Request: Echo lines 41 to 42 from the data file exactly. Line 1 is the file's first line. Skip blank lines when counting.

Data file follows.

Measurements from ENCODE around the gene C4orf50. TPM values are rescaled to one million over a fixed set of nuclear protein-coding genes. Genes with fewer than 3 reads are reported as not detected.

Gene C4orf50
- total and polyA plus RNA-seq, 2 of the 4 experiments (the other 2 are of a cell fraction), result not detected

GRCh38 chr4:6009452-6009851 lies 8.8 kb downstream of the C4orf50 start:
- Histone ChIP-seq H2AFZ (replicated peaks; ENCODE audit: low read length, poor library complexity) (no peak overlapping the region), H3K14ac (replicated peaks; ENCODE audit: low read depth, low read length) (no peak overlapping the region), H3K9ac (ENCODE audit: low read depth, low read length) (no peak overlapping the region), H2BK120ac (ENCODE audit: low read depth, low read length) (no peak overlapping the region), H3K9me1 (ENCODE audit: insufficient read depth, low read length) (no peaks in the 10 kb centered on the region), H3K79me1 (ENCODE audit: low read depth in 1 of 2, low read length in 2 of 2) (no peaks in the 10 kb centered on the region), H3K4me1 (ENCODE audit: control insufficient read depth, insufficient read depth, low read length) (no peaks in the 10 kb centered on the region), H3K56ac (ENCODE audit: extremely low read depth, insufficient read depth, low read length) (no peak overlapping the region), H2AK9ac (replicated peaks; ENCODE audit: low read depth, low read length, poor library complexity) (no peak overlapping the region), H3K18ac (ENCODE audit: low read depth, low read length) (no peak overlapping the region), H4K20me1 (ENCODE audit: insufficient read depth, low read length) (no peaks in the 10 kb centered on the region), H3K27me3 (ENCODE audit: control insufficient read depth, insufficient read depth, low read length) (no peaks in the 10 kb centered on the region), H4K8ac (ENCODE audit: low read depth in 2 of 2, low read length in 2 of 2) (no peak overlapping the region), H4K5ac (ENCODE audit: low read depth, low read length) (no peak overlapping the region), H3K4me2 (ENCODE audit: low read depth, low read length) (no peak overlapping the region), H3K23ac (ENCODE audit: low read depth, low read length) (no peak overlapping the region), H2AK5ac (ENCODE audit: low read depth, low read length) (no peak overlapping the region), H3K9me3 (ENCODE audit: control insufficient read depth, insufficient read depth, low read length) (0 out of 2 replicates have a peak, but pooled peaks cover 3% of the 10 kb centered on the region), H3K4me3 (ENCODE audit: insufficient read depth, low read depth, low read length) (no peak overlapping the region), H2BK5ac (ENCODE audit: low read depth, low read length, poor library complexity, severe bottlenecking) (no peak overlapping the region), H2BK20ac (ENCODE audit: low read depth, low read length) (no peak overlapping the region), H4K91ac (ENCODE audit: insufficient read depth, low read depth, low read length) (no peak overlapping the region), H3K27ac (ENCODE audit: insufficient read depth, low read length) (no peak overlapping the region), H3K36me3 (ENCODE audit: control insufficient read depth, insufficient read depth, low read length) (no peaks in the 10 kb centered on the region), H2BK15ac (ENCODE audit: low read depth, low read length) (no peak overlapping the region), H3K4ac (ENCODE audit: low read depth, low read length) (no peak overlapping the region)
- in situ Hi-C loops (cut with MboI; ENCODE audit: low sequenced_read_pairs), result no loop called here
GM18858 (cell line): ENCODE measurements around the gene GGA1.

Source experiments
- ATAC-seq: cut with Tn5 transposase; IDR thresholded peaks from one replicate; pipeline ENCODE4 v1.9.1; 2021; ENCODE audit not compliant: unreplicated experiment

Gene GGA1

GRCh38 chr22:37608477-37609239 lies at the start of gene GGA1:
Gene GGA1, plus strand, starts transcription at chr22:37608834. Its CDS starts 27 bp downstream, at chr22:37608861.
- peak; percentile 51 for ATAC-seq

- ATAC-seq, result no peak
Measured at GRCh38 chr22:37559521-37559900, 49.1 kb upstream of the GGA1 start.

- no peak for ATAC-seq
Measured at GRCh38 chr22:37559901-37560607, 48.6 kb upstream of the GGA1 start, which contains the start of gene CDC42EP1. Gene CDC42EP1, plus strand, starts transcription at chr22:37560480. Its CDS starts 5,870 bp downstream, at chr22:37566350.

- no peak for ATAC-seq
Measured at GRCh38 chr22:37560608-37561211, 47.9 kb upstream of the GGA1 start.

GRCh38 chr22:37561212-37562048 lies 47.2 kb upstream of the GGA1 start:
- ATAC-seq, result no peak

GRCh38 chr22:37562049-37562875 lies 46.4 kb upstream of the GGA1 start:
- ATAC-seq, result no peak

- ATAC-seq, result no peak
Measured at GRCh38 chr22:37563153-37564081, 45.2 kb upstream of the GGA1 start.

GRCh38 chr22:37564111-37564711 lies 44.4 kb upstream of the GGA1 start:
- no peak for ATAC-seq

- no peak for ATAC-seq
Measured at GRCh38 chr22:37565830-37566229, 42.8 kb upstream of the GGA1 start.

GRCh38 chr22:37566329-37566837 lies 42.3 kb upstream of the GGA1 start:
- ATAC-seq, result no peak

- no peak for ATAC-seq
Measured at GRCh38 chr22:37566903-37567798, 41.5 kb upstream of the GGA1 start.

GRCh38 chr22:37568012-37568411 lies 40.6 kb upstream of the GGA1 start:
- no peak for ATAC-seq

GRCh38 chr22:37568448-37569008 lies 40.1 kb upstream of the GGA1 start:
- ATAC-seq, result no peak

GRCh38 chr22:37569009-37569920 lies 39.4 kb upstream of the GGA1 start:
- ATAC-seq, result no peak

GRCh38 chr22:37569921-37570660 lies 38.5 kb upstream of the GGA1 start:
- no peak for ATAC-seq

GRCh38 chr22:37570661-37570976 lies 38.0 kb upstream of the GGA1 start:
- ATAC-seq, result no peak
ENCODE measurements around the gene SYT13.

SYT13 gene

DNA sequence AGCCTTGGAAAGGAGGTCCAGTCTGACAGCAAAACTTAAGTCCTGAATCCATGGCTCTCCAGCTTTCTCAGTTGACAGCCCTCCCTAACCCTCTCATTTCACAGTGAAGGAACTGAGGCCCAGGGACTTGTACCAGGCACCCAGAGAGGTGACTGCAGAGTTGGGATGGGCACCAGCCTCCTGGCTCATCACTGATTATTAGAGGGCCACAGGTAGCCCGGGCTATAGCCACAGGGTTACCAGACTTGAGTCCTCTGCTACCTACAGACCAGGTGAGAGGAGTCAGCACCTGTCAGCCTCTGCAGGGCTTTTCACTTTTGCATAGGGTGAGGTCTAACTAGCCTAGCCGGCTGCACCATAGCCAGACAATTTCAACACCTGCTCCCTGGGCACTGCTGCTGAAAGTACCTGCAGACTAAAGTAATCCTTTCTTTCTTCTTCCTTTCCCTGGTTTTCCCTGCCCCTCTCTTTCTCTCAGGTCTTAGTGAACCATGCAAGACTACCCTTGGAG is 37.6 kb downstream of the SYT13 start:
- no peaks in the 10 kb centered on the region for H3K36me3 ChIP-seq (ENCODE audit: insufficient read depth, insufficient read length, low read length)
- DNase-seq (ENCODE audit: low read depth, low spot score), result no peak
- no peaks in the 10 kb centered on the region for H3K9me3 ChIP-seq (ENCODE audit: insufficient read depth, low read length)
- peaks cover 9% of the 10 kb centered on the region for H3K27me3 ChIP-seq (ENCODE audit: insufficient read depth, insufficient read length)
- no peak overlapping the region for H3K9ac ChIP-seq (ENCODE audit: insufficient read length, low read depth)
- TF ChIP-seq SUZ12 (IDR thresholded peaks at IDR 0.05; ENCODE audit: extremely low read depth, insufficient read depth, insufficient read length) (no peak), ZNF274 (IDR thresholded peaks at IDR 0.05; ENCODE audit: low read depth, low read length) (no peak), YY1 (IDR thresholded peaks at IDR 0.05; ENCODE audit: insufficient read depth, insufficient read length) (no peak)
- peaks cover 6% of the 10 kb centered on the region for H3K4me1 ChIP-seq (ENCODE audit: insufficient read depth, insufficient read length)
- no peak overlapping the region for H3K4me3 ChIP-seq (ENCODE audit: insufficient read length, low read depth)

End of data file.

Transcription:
- no peak for ATAC-seq

GRCh38 chr22:37570661-37570976 lies 38.0 kb upstream of the GGA1 start: